“Have the general conferences always been held at Church headquarters?” New Era, Oct. 1971, 42–43
Answer/Jay R. Lowe
As a general rule, yes. However, there are several notable exceptions. In the early period of Church history (1830–37), conferences that were held followed no clear pattern with respect to time, place, and purpose.
Between the dates of June 9, 1830, and January 2, 1831, three conferences were held at the Whitmer home near Fayette, New York, before the Church moved to Ohio. After that move and after the first conference in Kirtland on June 3, 1831, the following notable conferences were held in places other than Kirtland between the years 1831 and 1838:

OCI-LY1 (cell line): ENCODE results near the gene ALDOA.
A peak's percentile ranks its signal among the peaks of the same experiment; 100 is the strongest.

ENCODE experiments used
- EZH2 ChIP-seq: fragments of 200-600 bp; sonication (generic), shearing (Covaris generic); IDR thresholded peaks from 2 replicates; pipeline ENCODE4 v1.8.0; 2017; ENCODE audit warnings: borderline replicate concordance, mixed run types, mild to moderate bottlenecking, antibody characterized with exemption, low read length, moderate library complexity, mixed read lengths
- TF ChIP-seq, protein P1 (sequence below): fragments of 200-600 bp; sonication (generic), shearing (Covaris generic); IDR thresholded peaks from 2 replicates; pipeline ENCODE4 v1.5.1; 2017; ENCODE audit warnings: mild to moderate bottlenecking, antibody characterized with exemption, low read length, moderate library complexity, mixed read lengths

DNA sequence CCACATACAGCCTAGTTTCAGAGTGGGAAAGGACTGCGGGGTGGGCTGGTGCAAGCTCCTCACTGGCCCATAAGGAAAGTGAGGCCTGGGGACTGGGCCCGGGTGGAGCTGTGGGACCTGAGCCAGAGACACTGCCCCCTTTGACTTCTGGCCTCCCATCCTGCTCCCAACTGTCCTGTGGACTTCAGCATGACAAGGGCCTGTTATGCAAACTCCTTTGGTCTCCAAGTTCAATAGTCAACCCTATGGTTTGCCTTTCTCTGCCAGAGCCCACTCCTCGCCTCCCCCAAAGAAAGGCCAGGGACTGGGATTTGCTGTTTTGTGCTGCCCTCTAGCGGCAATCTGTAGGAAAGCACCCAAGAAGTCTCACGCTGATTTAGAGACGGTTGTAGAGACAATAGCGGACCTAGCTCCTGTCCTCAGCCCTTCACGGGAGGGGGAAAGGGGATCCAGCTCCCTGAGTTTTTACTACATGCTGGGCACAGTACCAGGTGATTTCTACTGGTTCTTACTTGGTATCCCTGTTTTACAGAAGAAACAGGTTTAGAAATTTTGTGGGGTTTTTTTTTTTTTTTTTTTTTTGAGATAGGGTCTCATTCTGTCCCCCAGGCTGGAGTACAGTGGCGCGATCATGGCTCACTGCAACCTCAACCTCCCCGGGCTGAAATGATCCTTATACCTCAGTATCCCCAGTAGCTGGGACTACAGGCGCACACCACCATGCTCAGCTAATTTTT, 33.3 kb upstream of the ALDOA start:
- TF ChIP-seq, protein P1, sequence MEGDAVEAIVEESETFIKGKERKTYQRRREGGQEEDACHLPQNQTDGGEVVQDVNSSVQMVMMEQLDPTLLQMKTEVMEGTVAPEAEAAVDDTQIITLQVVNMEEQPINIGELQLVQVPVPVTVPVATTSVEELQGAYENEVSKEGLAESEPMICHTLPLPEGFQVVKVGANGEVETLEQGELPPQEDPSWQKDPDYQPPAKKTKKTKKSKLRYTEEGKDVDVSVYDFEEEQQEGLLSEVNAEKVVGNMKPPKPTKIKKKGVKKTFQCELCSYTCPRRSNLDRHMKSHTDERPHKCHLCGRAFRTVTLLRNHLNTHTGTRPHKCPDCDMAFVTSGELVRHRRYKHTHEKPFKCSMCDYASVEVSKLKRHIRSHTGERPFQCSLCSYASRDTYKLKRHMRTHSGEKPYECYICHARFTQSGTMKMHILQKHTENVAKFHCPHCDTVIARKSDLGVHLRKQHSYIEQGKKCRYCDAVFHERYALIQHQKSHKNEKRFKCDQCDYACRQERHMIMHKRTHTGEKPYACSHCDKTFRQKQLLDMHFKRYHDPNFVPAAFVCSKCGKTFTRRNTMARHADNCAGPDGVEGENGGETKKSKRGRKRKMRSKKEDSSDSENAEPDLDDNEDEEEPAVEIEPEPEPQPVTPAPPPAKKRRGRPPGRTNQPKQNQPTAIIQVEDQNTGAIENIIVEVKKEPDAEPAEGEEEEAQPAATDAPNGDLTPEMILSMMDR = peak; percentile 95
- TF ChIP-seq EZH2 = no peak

Jackson County, Missouri, on August 4, 1831, April 26, 1832, and April 6, 1833; Orange, Ohio, on October 25, 1831; Amherst, Ohio, on January 25, 1832; Far West, Missouri, on November 7, 1837; Preston, England, on December 25, 1837.
Between 1838 and 1848, general conferences were held successively in Far West, Missouri (1839); Quincy and Commerce, Illinois (1839); Nauvoo, Illinois (1840–45); Manchester, England (1842); Council Bluffs, Iowa (1847); Kanesville, Iowa (1848); and Salt Lake City, Utah (1848).
From 1848 to the present they have been held in Salt Lake City, Utah, with the exception of the troubled years 1885 and 1886 and April conference of 1887. Two of those general conferences were held in Logan, two in Provo, and one in Coalville, Utah Territory.